The commonly used antibiotic azithromycin is not linked to an increased risk for ventricular arrhythmia. Rather the adverse event is more likely due to infection or patient characteristics, according to a large study (CMAJ 2017 Apr 18.
“Using an incredibly large and robust population and strong methods they show that the risk associated with azithromycin, a QTc interval–prolonging agent, is no higher than amoxicillin, a non–QTc interval–prolonging drug. I applaud the investigators of this study for showing just how low the overall risk of ventricular arrhythmia is in the general population under 85 years of age and for showing that the risk is mostly attributable to infection,” said C. Charles White, PharmD, FCP, FCCP, who was asked to comment on the findings.
Azithromycin, a macrolide, is an antibiotic commonly used to treat respiratory and urinary tract infections in people of all ages. At least one other drug in the macrolide class, erythromycin, is known to disrupt the heart’s normal rhythm, leading to ventricular arrhythmia.
Several recent studies have reported conflicting results over whether azithromycin is linked to an increased risk for death from ventricular arrhythmia in patients taking the antibiotic. To provide clarity among these conflicting findings, a team of European researchers looked at data on nearly 29 million people in health care databases from Italy, the United Kingdom, Germany, the Netherlands and Denmark to determine whether there is a link between azithromycin and ventricular arrhythmia.
Of the more than 14 million new antibiotic users, only 12,874 people (0.1%) developed ventricular arrhythmia, of whom 30 were new users of azithromycin. When compared with amoxicillin, another common antibiotic from the penicillin class of drugs, there was no increased cardiac risk in people using azithromycin. However, there was an increased risk for ventricular arrhythmia in those taking azithromycin compared with those who did not use any antibiotics.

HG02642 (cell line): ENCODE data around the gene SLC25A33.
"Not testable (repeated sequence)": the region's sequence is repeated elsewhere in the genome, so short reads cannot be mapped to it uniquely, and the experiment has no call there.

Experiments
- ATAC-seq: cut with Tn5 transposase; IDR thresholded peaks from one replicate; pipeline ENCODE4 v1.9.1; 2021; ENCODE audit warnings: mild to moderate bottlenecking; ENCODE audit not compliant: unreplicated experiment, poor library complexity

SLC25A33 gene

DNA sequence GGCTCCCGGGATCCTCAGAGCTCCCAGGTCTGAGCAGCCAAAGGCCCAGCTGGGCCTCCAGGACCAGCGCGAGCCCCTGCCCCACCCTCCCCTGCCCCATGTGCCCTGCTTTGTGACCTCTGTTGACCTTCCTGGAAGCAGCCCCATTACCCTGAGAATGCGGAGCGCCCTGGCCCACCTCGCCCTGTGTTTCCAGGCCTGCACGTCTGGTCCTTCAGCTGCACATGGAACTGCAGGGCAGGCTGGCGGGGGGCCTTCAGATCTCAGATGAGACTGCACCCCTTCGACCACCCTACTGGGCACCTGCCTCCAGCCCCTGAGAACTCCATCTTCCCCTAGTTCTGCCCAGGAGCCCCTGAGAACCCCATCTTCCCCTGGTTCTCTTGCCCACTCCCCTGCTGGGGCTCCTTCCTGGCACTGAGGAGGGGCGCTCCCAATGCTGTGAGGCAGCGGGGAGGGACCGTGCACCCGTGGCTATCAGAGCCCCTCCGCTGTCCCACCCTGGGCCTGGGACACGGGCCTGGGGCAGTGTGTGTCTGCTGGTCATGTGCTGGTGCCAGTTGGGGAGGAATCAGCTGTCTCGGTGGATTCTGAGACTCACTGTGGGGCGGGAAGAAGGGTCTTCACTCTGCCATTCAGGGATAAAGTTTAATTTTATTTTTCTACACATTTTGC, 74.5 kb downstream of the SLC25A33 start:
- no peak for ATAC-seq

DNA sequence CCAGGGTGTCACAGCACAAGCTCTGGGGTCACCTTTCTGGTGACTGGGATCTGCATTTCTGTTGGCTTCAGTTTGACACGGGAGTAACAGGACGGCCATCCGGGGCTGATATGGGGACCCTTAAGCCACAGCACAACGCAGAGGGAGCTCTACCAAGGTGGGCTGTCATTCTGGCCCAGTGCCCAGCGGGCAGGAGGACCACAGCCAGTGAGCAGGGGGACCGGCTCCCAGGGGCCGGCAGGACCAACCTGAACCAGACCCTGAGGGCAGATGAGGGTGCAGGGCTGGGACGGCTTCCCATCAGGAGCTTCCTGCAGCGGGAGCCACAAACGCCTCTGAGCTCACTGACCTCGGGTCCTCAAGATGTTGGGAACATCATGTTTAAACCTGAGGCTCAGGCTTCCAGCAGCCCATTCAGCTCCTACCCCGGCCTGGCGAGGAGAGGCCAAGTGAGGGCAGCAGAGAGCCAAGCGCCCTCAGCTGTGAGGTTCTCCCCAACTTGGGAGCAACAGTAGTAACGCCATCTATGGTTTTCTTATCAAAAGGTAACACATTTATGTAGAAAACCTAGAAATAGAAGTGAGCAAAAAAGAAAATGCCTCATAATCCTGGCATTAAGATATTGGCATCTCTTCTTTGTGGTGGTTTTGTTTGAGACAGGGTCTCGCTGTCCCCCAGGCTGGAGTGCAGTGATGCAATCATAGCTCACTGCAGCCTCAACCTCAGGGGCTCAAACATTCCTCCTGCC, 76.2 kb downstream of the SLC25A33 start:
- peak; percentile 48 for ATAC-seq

“This finding suggests that the risk of ventricular arrhythmia is more likely to be due to a person’s poor health and caused by their infection, rather than to azithromycin itself,” said Gianluca Trifirò, MD, PhD, an assistant professor in the Department of Biomedical and Dental Sciences and Morpho-functional Imaging at the University of Messina, Italy. “This finding was confirmed in several sensitivity analyses and replicated in single databases participating in the study.”
“What makes this study unique is that they confirm what other investigators have found very clearly, that users of azithromycin are at higher risk of ventricular arrhythmias than those people without infections who receive no antibiotics, but then extend the investigation to ask, ‘Is it the azithromycin or the infection that is to blame?’” said Dr. White, who is a professor and the head of the Department of Pharmacy Practice at the University of Connecticut, in Storrs.
The researchers noted these findings might not be applied in hospital settings, as the health of patients and use of antibiotics are quite different in community settings, from which the data were drawn.
Another limitation, noted Dr. White, was that the researchers did not evaluate torsades de pointes specifically. “It may very well be that this polymorphic ventricular tachycardia is increased due to QTc interval prolongation, but the risk of monomorphic ventricular tachycardia is reduced by the same ECG effects,” he explained. “This would be consistent with Class III antiarrhythmics like sotalol and dofetilide, which reduce monomorphic ventricular tachycardia but can increase the risk of torsade de pointes.
“It also looked at a total population and not one that was prone to experience torsade de pointes. If a patient had a baseline QTc interval that was prolonged due to structural heart disease or other QTc interval–prolonging medications, the impact of overall ventricular tachycardia could have been different. In the past, I suggested being leery of starting a non-antiarrhythmic agent if the baseline QTc interval was above 470 mseconds, and I don’t think this study does anything to change that.”
The study was conducted by researchers from Erasmus University, Rotterdam, the Netherlands; the University of Messina; Italian College of General Practitioners, Florence; PHARMO Institute for Drug Outcomes Research, Utrecht, the Netherlands; Leibniz Institute for Prevention Research and Epidemiology – BIPS GmbH, Bremen, Germany; University of Bologna, Italy; Aarhus University Hospital, Aarhus, Denmark; and King’s College London.